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First Lumix Stories For Change Project

The community of North Korean defectors building new lives in suburban London, captured by artist Catherine Hyland.

|  Panasonic Lumix S1 in Industry News
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The Traces Left Behind. LUMIX Stories for Change © Catherine Hyland 2019

The Traces Left Behind. LUMIX Stories for Change © Catherine Hyland 2019​

 

1854 Media, publisher of British Journal of Photography, in collaboration with Panasonic LUMIX, has created LUMIX Stories for Change - an ongoing partnership that celebrates the power of photography to drive positive change. Three photographers were awarded a grant and LUMIX S Series kit to create a new body of work around the themes of Inclusion and Belonging.

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The first project to be released is by award-winning photographer and filmmaker Catherine Hyland and focuses on the community of North Korean defectors in New Malden, south London – the largest community of defectors outside the Korean Peninsula. 

With the help of the charity Connect: North Korea, and grant support from Panasonic LUMIX, Hyland was able to spend time with the community in New Malden over many months in 2019, eating with them, listening to their experiences and sharing many cultural rituals from traditional dances to Korean instrumental lessons, choir practices, K-pop events and even laughter therapy sessions.

For her LUMIX Stories for Change project, entitled ‘The Traces Left Behind’, Hyland has made portraits of members of this diverse, resilient community and has also shot footage in order to tell their stories. The project comprises a short film and an accompanying series of stills. Her new body of work, shown here for the first time, focuses on The Korean Senior Citizen Society, a volunteer-run group that operates from the back room of a charity shop in New Malden. 

The film documents the centre’s Senior Citizen Dance Troupe, which Hyland got to know and invited to perform in a specially designed set. For the studio shoot Hyland collaborated with creative director Gem Fletcher, set designer Danny Hyland (Catherine’s brother) and DOP Jorge Luis Dieguez. Subtly referencing the aesthetic of North Korea, the set, in combination with the traditional Korean costumes and dance routines, evokes an otherworldly sense of both belonging and loss. 

 

The Traces Left Behind. LUMIX Stories for Change © Catherine Hyland 2019

The Traces Left Behind. LUMIX Stories for Change © Catherine Hyland 2019​

 

Catherine Hyland shot the entire project, both stills and moving image, on the LUMIX S1R and S1 respectively. “This is the first major project that I have shot on mirrorless, and that was a revelation to me,” says Hyland. “Normally a lot of my budget is spent on having to hire something like a RED or an ARRI. I think that all of us, including the DOP, were surprised at the quality we could get out of the LUMIX S1 when shooting in the studio. It was quite enlightening to see that because obviously once an artist or creative is given a device like this, that means that they can do things on lower budgets. It means that more work can be created. You're making a much more democratic space for people.”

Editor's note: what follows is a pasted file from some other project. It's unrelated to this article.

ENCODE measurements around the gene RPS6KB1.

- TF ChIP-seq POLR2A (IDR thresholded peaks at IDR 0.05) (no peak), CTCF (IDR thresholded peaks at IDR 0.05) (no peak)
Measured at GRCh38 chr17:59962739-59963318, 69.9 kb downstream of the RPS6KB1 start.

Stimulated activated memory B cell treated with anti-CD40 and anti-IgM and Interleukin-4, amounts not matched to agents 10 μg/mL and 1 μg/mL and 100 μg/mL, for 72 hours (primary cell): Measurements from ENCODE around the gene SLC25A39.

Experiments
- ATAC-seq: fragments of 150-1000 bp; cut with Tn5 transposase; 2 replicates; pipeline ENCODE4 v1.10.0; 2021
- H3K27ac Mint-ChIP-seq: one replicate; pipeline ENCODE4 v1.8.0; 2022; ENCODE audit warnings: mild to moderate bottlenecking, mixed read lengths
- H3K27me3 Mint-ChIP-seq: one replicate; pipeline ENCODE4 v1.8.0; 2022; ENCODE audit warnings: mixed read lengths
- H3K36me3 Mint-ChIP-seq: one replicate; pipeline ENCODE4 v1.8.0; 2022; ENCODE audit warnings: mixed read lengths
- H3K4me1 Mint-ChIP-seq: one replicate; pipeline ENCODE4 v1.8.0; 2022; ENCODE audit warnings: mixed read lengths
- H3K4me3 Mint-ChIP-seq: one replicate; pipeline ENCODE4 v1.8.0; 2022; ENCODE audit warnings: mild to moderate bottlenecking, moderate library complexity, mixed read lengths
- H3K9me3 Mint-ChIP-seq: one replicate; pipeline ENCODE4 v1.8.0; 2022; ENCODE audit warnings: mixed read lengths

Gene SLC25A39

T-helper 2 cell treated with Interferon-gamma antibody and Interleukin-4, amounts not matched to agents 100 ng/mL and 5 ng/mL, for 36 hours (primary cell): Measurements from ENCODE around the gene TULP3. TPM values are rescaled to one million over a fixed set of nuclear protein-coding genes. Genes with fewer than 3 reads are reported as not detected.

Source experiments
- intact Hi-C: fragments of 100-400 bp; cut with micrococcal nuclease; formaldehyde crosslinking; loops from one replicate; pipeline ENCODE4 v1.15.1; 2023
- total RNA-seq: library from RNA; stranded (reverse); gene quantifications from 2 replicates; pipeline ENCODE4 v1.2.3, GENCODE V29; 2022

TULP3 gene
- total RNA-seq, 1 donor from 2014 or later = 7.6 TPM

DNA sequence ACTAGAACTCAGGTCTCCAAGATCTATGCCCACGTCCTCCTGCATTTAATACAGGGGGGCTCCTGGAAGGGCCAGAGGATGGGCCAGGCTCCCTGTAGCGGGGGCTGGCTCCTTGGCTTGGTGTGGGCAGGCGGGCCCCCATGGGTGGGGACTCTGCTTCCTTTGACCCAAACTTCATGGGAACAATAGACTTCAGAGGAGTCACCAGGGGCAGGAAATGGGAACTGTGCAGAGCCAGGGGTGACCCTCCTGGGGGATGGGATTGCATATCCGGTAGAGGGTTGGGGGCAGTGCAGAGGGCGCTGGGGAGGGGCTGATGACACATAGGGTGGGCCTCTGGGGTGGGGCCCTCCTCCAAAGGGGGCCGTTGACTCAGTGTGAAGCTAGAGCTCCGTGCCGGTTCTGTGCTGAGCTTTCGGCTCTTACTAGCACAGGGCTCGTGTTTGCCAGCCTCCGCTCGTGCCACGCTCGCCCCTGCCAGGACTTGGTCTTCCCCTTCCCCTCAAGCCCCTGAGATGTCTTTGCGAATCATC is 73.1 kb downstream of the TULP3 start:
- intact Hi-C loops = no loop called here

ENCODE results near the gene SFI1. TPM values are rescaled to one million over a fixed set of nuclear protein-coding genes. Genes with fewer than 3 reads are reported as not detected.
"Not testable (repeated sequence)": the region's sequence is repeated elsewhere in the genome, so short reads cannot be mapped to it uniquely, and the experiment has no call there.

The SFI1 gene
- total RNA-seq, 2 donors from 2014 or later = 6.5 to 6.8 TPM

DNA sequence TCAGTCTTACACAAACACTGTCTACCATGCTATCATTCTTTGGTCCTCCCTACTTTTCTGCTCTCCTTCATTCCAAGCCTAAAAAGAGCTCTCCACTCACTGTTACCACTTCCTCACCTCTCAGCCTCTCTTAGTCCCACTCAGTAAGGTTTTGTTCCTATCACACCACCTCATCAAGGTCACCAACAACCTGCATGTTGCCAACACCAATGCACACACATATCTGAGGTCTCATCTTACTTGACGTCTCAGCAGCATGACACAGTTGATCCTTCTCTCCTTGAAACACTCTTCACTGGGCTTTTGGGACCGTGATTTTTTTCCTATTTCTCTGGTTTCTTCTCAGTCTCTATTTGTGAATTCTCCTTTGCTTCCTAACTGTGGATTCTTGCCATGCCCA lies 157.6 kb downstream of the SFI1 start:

The film provides an insight into the daily goings-on of The Korean Senior Citizen Society, which organises all kinds of activities. Every day members, who are aged between 55 and 94, cook for each other and eat together, the emphasis very much being on inclusivity and supporting one another. For the senior citizens who attend, the society is a lifeline as it provides a chance to share memories of home, traditional rituals, and hopes for the future in a safe, caring environment.  

Hyland’s aim with the project is to challenge stereotypes and assumptions about North Korean people and the lives they lead. She wanted to look at traditional rituals and how they bind the North Koreans to home, and the optimism that exists within that. 

For Hyland it was crucial that the project was collaborative. Working with a translator who was also able to introduce the artist to people and places she would not have otherwise known about, Hyland took time to build trust with members of the community by listening to their stories. Much of her time over the past year has been spent getting to know the different groups and learning about their experiences.

Hyland says: “I’ve really enjoyed being with the community. You spend so long wanting to make good work, but there’s a lot of narcissism involved in that – it’s about you and not about your subject – and with this I felt relaxed because it’s definitely about them. It’s a really nice way to exist and make work when it’s about something much bigger than yourself.”

“I wanted to make something about the community that was uplifting rather than something that’s negative and focuses on trauma: a love letter to London’s rich tapestry of immigrant communities.” (Catherine Hyland).

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